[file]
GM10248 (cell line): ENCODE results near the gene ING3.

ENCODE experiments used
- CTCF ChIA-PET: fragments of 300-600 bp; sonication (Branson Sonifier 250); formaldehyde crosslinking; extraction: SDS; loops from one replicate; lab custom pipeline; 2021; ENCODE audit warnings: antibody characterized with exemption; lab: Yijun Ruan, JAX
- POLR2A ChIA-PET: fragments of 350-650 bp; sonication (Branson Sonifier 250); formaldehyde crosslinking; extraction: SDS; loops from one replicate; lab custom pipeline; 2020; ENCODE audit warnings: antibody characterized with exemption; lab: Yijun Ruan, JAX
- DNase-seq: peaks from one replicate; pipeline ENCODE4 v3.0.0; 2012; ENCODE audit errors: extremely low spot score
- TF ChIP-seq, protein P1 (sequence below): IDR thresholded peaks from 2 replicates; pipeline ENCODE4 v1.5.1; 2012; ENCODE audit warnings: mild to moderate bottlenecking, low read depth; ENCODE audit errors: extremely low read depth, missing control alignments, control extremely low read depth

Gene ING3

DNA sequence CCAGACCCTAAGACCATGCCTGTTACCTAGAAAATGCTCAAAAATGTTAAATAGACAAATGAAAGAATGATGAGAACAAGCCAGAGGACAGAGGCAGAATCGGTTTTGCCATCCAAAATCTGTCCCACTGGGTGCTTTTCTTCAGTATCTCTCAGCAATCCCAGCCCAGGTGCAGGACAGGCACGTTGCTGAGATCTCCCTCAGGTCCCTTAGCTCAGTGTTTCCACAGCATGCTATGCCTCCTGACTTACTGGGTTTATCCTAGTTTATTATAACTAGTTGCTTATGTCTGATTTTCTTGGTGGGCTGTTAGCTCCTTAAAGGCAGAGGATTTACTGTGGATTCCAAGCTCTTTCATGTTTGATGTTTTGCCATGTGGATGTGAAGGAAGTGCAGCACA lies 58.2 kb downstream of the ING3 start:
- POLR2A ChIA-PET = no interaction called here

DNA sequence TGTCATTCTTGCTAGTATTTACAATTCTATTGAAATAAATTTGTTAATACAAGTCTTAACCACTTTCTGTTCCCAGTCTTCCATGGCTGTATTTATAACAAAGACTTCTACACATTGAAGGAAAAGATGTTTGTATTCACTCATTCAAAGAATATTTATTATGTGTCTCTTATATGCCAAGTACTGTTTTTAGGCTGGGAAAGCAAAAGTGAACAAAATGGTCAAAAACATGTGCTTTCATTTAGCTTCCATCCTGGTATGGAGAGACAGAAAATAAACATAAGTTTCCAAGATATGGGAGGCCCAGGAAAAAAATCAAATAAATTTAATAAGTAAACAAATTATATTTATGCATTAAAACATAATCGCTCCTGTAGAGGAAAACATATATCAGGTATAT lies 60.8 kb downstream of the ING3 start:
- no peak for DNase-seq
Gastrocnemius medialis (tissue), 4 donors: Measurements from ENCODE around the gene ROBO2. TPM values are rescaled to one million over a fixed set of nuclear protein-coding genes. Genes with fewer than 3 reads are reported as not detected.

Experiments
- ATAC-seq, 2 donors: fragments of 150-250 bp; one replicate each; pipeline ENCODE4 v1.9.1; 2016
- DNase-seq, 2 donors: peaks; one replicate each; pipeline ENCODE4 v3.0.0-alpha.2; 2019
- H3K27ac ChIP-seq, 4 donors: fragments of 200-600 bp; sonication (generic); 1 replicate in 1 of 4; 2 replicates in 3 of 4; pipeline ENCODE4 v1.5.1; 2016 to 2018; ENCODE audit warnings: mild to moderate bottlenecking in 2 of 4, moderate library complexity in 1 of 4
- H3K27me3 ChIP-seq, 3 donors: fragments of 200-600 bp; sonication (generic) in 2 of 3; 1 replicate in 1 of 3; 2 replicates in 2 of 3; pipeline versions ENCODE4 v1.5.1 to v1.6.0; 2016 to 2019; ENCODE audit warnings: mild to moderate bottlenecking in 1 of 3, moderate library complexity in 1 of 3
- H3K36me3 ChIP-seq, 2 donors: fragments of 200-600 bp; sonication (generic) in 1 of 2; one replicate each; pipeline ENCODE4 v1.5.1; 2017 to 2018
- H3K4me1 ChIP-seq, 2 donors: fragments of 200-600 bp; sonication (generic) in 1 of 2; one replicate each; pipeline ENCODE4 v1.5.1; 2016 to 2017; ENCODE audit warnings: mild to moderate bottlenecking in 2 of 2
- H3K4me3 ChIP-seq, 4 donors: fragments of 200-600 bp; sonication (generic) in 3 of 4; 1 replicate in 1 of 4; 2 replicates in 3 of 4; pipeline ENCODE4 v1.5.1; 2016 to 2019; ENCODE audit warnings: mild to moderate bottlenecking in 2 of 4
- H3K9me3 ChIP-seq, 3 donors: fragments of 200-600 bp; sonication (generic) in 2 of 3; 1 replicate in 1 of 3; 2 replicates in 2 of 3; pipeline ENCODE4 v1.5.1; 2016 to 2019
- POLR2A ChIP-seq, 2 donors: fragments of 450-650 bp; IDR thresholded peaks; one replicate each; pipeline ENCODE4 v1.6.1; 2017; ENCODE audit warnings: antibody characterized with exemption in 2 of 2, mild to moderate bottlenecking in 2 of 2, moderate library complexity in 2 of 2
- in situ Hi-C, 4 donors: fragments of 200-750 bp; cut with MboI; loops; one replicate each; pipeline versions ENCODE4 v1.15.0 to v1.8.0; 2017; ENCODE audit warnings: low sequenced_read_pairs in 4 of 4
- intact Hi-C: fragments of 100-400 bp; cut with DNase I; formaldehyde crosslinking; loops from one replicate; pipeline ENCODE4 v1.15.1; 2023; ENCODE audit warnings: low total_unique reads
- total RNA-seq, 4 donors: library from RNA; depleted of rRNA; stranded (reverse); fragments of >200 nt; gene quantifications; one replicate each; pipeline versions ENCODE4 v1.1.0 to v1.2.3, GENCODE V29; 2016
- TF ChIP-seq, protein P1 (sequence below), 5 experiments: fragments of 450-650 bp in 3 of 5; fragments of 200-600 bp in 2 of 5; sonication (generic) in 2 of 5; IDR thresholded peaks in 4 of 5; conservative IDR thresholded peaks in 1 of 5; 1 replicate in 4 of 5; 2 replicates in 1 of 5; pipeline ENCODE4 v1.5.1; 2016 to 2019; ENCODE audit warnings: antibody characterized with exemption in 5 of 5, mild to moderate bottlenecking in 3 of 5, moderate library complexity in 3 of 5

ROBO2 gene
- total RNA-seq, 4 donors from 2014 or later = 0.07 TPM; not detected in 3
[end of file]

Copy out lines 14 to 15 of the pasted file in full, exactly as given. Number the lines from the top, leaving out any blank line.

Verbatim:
- ATAC-seq, 2 donors: fragments of 150-250 bp; one replicate each; pipeline ENCODE4 v1.9.1; 2016
- DNase-seq, 2 donors: peaks; one replicate each; pipeline ENCODE4 v3.0.0-alpha.2; 2019